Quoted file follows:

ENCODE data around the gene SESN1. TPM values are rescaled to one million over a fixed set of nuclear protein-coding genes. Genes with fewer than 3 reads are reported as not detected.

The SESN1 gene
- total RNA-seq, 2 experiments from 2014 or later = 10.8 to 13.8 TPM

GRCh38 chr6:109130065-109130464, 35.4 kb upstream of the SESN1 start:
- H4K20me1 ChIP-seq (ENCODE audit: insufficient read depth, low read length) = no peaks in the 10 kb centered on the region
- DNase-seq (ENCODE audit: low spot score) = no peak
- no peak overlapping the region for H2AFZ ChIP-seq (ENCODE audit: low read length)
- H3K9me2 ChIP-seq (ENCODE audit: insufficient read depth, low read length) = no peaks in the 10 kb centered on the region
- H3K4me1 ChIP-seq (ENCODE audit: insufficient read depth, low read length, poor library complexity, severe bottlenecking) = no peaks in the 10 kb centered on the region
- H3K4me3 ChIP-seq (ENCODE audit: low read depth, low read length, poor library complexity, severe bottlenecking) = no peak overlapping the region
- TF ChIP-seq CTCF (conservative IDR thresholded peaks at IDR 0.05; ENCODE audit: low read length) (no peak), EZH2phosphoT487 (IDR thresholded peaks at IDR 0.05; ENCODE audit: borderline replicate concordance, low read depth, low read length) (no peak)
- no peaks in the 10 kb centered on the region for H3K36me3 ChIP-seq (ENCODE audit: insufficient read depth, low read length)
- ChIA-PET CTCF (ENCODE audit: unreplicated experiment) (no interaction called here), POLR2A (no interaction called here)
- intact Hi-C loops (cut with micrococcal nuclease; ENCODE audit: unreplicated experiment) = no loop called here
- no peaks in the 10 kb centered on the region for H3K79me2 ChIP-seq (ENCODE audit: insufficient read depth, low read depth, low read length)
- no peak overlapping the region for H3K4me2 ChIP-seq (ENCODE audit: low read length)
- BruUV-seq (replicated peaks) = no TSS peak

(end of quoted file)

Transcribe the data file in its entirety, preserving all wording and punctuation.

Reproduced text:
ENCODE data around the gene SESN1. TPM values are rescaled to one million over a fixed set of nuclear protein-coding genes. Genes with fewer than 3 reads are reported as not detected.

The SESN1 gene
- total RNA-seq, 2 experiments from 2014 or later = 10.8 to 13.8 TPM

GRCh38 chr6:109130065-109130464, 35.4 kb upstream of the SESN1 start:
- H4K20me1 ChIP-seq (ENCODE audit: insufficient read depth, low read length) = no peaks in the 10 kb centered on the region
- DNase-seq (ENCODE audit: low spot score) = no peak
- no peak overlapping the region for H2AFZ ChIP-seq (ENCODE audit: low read length)
- H3K9me2 ChIP-seq (ENCODE audit: insufficient read depth, low read length) = no peaks in the 10 kb centered on the region
- H3K4me1 ChIP-seq (ENCODE audit: insufficient read depth, low read length, poor library complexity, severe bottlenecking) = no peaks in the 10 kb centered on the region
- H3K4me3 ChIP-seq (ENCODE audit: low read depth, low read length, poor library complexity, severe bottlenecking) = no peak overlapping the region
- TF ChIP-seq CTCF (conservative IDR thresholded peaks at IDR 0.05; ENCODE audit: low read length) (no peak), EZH2phosphoT487 (IDR thresholded peaks at IDR 0.05; ENCODE audit: borderline replicate concordance, low read depth, low read length) (no peak)
- no peaks in the 10 kb centered on the region for H3K36me3 ChIP-seq (ENCODE audit: insufficient read depth, low read length)
- ChIA-PET CTCF (ENCODE audit: unreplicated experiment) (no interaction called here), POLR2A (no interaction called here)
- intact Hi-C loops (cut with micrococcal nuclease; ENCODE audit: unreplicated experiment) = no loop called here
- no peaks in the 10 kb centered on the region for H3K79me2 ChIP-seq (ENCODE audit: insufficient read depth, low read depth, low read length)
- no peak overlapping the region for H3K4me2 ChIP-seq (ENCODE audit: low read length)
- BruUV-seq (replicated peaks) = no TSS peak